Germany - Climate


Germany is the second-largest donor country to climate projects

Germany is the second-largest donor country to climate projects in absolute terms. US$8.2 billion of its official development assistance (ODA) was spent on targeted action against climate change as a principal or significant objective in 2020 (see box). This corresponds to 35% of Germany’s bilateral allocable ODA, which is well above the Organisation for Economic Cooperation and Development (OECD) Development Assistance Committee (DAC) average of 23% for climate projects and makes Germany the seventh-largest donor in relative terms.

Germany’s funding in this sector has increased over the last five years, rising by 10% since 2016 when it allocated US$7.5 billion to climate.

Climate finance: funding for projects tagged in the OECD’s Creditor Reporting System (CRS) database with the Rio markers for climate change mitigation and/or climate change adaptation. Projects can be tagged with either or both markers.

Each marker has three possible scores:

  1. Principal, for projects in which climate change mitigation or adaptation is a fundamental and explicitly stated goal;
  2. Significant, for projects in which climate change mitigation or adaptation is not a key driver but still an explicitly stated goal; or
  3. Not targeted, meaning the project does not address climate change mitigation or adaptation.

Not all projects are screened against the Rio markers; this funding falls into the ‘not screened’ category.

In 2015, former German Chancellor Angela Merkel promised that Germany would increase its funding for global climate protection from €2.0 billion (US$2.3 billion) in 2014 to €4.0 billion (US$4.6 billion) by 2020. According to the German Federal Ministry of Economic Cooperation and Development (BMZ), Germany reached this target one year early, in 2019, with a total expenditure of €4.3 billion (US$4.9 billion) for climate protection and adaptation measures to climate change. (The numbers based on the Rio markers differ from the numbers published by the German government, since countries often only refer to projects principally targeting climate, while the number based on the Rio markers incorporate projects principally and significantly targeting climate; see box for more information.)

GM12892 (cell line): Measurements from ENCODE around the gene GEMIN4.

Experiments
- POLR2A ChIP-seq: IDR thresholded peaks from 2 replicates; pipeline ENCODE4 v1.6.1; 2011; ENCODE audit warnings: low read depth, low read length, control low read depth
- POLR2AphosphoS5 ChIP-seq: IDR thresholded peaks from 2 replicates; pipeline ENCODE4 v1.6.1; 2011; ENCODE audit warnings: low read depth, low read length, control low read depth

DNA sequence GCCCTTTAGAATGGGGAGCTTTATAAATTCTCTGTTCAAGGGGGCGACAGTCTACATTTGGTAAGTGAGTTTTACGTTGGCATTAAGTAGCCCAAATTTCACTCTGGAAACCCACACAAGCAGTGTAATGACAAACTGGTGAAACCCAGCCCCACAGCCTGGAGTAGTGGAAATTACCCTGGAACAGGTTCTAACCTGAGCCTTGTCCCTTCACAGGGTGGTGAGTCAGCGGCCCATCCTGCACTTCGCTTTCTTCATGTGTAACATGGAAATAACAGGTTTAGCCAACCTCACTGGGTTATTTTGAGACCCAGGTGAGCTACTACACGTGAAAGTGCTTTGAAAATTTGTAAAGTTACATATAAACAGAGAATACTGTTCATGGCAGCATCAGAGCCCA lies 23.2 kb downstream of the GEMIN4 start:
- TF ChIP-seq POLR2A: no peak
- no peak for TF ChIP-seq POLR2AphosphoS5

To reach its international climate goal, the 2020 budgets of the BMZ and the Federal Ministry for the Environment (BMU) were increased by €500 million (US$570 million) and €100 million (US$114 million), respectively. The additional €500 million (US$570 million) for the BMZ was mainly used to expand renewable energies in countries in Africa, invest in rain forest protection measures, and support adaptation measures to strengthen agriculture in drought regions.

At the virtual Climate Ambition Summit, co-convened by the UN, on December 12, 2020, former Chancellor Merkel pledged an additional €500 million (US$570 million) for 2020 and 2021 to support low-income countries (LICs) in their climate protection efforts. The funding came from the BMZ’s budget and has mostly been channeled via the World Bank and other development banks to expand renewable energies in LICs, primarily on the African continent.  At the January 25, 2021, Climate Adaptation Summit (CAS), Merkel pledged another €220 million (US$251 million) to support the lowest income countries’ efforts to adapt to the effects of the climate crisis.

During the 26th UN Climate Change Conference of the Parties (COP26) in November 2022, Germany did not take on a leading role since the government at that time had just been voted out of office and was only transitionally in office until the new government was formed in December 2021. Still, Germany did announce contributions of €100 million (US$114 million) to the Least Developed Countries Fund and €50 million (US$57 million) to the Adaptation Fund. However, these pledges were part of commitments already made by Merkel during the Climate Adaption Summit in January 2021. Further, Germany announced to contribute €10 million (US$11 million) to the Santiago Network on Loss and Damage. In June and July 2022, Germany hosted the Bonn Climate Change Conference and the Petersberg Climate Conference respectively where government representatives met to prepare for COP27, due to take place in Sharm El Sheikh in autumn 2022.

In May 2020, the BMZ released its new strategy ‘BMZ 2030’, defining climate as one of five future core topics of German development cooperation, underlining Germany’s increasing commitment to climate on the international stage. The strategy lays out three fields of action within the core topic ‘Responsibility for our planet - climate and energy’:

1) Climate protection and adaptation to climate change;

2) Renewable energy and energy efficiency; and

3) Sustainable urban development (mobility, circular economy, and waste management).

Germany’s climate-related ODA predominantly focuses on climate change mitigation